Newspaper Page Text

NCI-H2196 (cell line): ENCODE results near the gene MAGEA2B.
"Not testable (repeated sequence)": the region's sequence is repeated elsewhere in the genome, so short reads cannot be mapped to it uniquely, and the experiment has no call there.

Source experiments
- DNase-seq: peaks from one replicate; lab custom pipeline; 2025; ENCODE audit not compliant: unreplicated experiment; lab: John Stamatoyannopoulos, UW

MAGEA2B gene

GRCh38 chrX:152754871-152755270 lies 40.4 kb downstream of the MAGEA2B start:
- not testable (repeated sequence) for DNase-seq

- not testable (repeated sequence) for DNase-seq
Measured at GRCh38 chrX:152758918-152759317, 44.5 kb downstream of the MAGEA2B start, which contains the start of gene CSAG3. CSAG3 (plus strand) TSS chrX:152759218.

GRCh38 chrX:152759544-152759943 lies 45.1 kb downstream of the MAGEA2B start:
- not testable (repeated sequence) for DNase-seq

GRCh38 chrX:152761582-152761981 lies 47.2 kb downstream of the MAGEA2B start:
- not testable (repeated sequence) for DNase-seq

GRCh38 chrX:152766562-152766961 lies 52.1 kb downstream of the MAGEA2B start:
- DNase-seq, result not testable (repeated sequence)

ESKIMO I: VI, LET IS w. r. l.oi-r, Eiiiur. Pnbluhal at the "Alania Missiiat" of The American M/»■ iiam ry A m nation. we FiiiM'R Of Walks. Alaska. Why do iidelll-evt uativoH t_M.nliu u«- to go di< h ng Hunting trips wit! out akfapt? I: it m ease <t rogleet on th,. part of the “Ong n>;ka’* (women), ■ i- do the lug suppers und bail air of t ieir s eepin 'apartments deprive them of their motidng appetite? il\e!V Eskimo who hue murdered a white n un in this regitn, has l atl a 1 ud reputation aim ng his own people. That cue of the Diomede Eskimos lias muiderod a white man does not signify that these people have a feel ing. ot prejt dire against those not of their own rare. In rottl ng their own troubles, generally brought about by domestic disturbances, or drunken (p arrels, they have always resorted to killing by stealth. A white man w ho settles* among a people, isolated as these are, must take his chauces with them. •‘There is no new thing under the the sun", not even pneumatic tires. The Eskimos ha\o used pneumatic Itob-slcd runners forages. The ease of Too-nuk’a hoarding i vory, illustrates a trait, often seen among tho more ambitious Eskimos. They have been known to hoard val uable furs. Ivory, and even money, preferring to suffer from want. In sick ness and “starving times”, rather than part with them. AN ESKIMO LEGEND. Long ago, whoa wild doer wore olontlful, a young hunter who bail re ♦.'irueil to his homo on the coast f/otu a sueee sful dt-er hunt, sent h s wi'e with a dog sled, to haul in the door ne had killed and cached in the hills. On her way home with her load of meat, her dogs stopped and whined us if scared. After some urging, they wont ahead, hut as the moon rose, the woman saw the cause of their fright. For there, on each side of her sled, were two woLos. Their gauut fierce look, frightened her. She immediately Vit a pain in her stomach. As she near ,-d her home, the wolves disappear , d. lint the palu with which they had nfilleted the woman, increased during tlio night, aud resulted in her death before morning. The husband wrapped her tody in a wall ns skin, and placed it on a rude drift-wood scaffold. Hut on the follow ing day, when ho visited tlie grave, he found it robbed, ami the snow under it, was covered with tracks made by two wolves. Aiming himself with bow uml ar rows und spear, he followed the tracks 1 and soon discovered that they chang ed to human foot-prints, ami b< tween them, tracks of a third — a woman, i Follow ing their trail for hours, it took him to a cave-like house in the moun tains. lie entered and found liis wife seated on the floor between two young men, sons of an oid man and woman who were the only other occupants of tin* house. Her captors refused to give her up. After much talk, tin y promised to let her return home for one year, it the husband would give them Lite eop por knife-blade, which was lashed to ; the end of his spear, llu agreed to this. As they where leaving, the oid man added, “In one year iny two sons will come after her, and bring her hack, and neither your charms, nor your nieilii Ino-meu can keep her from i us”. ,li After returning homo, she lived lu constant dread oi the “wolf-brothers' . ! She feared they would come und rtcai her away before the cud of the year. She follow id her husband wherever lie w«ut, ami never once ullowed him out of her sight Near the close of the, year, a wise old woman announced that the wolf brother* were nowon their way to get the wife. The people then prepared to defend her. All the powerful charms aud medicine men obtainable, were securetl for her protection. They lashed her to a post, in the middle of of the “Kosga' , with so much seal thong, that only her face was visible. Scores of men, armed with bows und arrows, remained there to guard her. Others where stationed in the recess along each side of the long under ground passage, which led to the door. When the wolves arrived at the en trance, they becaime men. They walk ed down the loug passage and entered unharmed. In their presence the arm ed m 'll, and charms becume powerless. At a touch from the older wolf-broth er 111 * lashings dropped from the wom an, and they carried her out. l’eeovering from their spell, the people ran out-sido, but the wolf orot.hers had disappeared with tie woman. A searching party followed them to the mountain, /hit in the place of the former house, they found a common wolf-den. Tho Fourth of July was celeb a Led by au Iuter-Coutluoutul foot-ruce. K me- uk, of East Cape, Siberia, won the first prize, and Se-ke-woke, of C. P. of W., tho second. The course was over tliree miles of hard sand b< a h. A largo brown boar wnn.leted into tho village hist June. His presence croatoil so much surprise, tin t he ea sily escaped unhurt. Oc-nal-ik, and Pe-suk-too-uk me tin* only men In towu, who wcur lubiets (ornaments worn in punctured lips'. CMvaw-sook went to Candle C.ty it! November, and sold his own dog. ytid five, belonging to his ncighbois. for £40, and $45 each. llo soys ‘‘Candle is all right. ” Ad-loo-nt Is spending the winter in Massachusetts. The wood-cuts which appear In the “Bulletin,” where made by him, before he hml enjoyed the ad vantages of civilization. Ok-ba-ok has a quantity of furs, hand ed down from his grand-father, which are known to bo more than sixty year-t old. The time-honored custom of tatoo ing the chinsof the little girls, has lie come obsolete. There have beou 18 births, ami 7 deaths during the year. Six polar bears, “plenty” seals, eight whales (calves), ih the hunting score for tin; season. Ah-woot nuk made a record with ids canoe last summer. In .Inly he Hailed aeons the strait, trailed lor a bout loud of Siberian deer skins, and 1 returned. Then he sailed to Kotzebue Sound, and exchanged these skins for red fox, beavor, and otter skins. Ite turning from the sound in October. Im sailed across the strait again, and purchased another bout loa l of deer j skins.